2.1.1 EN55011 (CISPR 11) ISM Class A: Products used in establishments other than domestic areas. Class B: Products suitable for use in domestic establishments. Group 1: Laboratory, medical and scientific equipment. (For example: signal generators, measuring receivers, frequency counters, spectrum analyzers, switching mode power supplies, weighing machines and electron microscopes.) Group 2: Industrial induction heating equipment, dielectric heating equipment, industrial microwave heating equipment, domestic microwave ovens, medical apparatus, spark erosion equipment and spot welders. (For example: metal melting, billet heating, component heating, soldering and brazing, wood gluing, plastic welding, food processing, food thawing, paper drying and microwave therapy equipment.) 2.1.2 EN55014 (CISPR 14) This standard applies to electric motor-operated and thermal appliances for household and similar purposes, electric tools and electric apparatus. Limit line use depends upon the power rating of the item. EN55014 distinguishes between household appliances, motors less than 700W, less than 1000W and greater than 1000W. Limits for conducted emissions are 150 kHz to 30 MHz, and limits for radiated emissions are 30 MHz to 300 MHz.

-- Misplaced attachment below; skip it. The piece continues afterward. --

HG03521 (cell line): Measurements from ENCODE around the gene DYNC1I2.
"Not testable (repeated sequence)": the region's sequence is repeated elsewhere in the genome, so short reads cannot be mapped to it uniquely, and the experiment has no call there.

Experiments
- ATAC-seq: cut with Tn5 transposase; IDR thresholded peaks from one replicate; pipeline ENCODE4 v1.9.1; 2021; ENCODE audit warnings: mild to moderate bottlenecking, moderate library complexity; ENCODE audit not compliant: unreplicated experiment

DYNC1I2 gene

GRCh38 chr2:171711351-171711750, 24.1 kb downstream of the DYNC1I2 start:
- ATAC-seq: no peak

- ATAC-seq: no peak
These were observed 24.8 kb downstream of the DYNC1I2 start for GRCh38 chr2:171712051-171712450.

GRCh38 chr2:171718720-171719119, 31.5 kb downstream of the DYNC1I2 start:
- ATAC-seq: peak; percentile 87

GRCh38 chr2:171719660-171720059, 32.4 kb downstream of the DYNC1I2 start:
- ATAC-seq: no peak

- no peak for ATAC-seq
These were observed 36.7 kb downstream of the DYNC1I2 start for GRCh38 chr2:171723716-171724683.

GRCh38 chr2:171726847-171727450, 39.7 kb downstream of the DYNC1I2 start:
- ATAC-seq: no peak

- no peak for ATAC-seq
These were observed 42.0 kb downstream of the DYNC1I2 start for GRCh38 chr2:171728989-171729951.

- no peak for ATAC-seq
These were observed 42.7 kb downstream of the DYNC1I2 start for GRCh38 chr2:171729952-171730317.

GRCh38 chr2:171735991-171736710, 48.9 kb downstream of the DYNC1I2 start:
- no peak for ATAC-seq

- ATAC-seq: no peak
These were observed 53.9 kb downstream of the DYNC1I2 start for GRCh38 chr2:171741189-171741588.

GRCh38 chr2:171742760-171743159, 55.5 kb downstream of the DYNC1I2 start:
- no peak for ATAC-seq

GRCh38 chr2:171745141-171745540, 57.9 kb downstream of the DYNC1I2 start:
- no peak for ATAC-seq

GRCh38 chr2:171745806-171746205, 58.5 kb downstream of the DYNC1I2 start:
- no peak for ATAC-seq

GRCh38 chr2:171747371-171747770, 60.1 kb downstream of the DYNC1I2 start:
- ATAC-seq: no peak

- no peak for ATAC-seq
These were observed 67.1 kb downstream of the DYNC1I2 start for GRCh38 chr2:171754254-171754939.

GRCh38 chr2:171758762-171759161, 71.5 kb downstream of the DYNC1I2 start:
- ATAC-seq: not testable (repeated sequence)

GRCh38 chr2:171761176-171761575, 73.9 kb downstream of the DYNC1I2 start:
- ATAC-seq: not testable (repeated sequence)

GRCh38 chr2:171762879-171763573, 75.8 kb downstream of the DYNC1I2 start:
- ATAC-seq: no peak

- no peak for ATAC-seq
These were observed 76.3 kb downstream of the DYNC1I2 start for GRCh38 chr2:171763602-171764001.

2.1.3 EN55022 (CISPR 22) Equipment with the primary function of data entry, storage, displaying, retrieval, transmission, processing, switching or controlling is considered ITE. For example, data processing equipment, office machines, electronic equipment, business equipment or telecommunications equipment would be considered ITE. There are two classes of ITE, Class A which is not intended for domestic use and Class B which is intended for domestic use.

2.2 Federal Communications Commission